(Preamble -- Empirical work -- Building knowledge)



High quality theory in strategy is unambiguous and rigorously derived, is true to the essentials of reality, produces refutable, measurable claims, and is often interdisciplinary. To date, formal methods have been underutilized in the development of strategy theory.


A fundamental aim of strategy research is to increase understanding of the core drivers of organizational performance, broadly construed. This requires that we develop a body of theoretical claims that identify valid connections between performance and its precedents. Such claims should be unambiguous, rigorously derived, consistent with the core drivers of the phenomenon under investigation, and measurable.

A theoretical claim is unambiguous when interpretation of its terms, premises, and conclusions do not vary from individual to individual. Such precision is necessary for progress for several reasons. Theorists must understand one another unambiguously in order to build on each other’s work. Empiricists must understand and agree upon what is being claimed in order to test a theory’s external validity. From a normative standpoint, imprecise theory is clearly no basis for consistent business practice.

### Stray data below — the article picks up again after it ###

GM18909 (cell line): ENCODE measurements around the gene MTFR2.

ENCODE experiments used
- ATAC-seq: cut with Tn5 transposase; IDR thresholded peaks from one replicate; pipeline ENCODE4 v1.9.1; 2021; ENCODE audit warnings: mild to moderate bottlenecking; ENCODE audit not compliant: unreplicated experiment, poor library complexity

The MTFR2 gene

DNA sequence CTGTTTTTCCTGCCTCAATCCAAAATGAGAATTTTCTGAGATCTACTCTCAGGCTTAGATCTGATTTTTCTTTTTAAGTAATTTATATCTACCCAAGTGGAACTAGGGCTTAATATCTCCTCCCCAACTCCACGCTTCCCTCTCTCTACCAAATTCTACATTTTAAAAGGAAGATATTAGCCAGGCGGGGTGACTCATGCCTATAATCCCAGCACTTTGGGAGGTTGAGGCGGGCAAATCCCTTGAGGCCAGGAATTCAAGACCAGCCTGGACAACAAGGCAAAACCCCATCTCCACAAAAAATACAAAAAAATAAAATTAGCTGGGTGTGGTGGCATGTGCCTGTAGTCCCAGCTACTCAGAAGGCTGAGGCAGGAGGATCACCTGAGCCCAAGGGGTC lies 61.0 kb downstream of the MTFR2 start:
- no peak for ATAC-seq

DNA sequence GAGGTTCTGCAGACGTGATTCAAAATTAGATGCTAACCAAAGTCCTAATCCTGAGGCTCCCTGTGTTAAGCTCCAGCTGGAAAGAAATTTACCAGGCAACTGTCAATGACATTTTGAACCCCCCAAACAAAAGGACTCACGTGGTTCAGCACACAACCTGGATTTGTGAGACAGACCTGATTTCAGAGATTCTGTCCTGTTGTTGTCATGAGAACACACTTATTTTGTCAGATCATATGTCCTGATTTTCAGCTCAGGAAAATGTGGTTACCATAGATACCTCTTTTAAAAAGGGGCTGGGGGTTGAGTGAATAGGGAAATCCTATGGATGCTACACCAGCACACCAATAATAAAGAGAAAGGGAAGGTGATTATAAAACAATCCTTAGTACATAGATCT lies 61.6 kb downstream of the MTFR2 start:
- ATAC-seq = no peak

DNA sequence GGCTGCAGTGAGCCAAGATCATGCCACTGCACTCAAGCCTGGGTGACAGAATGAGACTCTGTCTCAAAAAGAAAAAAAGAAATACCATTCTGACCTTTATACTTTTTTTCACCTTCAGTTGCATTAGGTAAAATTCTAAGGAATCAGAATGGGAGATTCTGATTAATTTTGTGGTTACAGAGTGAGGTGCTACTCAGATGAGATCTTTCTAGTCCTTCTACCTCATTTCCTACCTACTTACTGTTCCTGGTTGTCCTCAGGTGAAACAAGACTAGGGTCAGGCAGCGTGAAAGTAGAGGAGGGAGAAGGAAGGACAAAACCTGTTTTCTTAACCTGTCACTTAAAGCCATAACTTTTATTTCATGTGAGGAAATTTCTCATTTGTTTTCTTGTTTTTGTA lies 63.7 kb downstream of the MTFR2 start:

A theoretical claim is rigorously derived when its conclusions do, in fact, follow from its stated premises. Rigorous derivation helps us assess the internal validity of a claim by allowing others to verify the claim independently. Moreover, theoretical rigor lays the foundation for a stream of literature rich in extensions and refinements as the “technology” of theory-generation advances (e.g., when new methods permit the generalization of earlier work).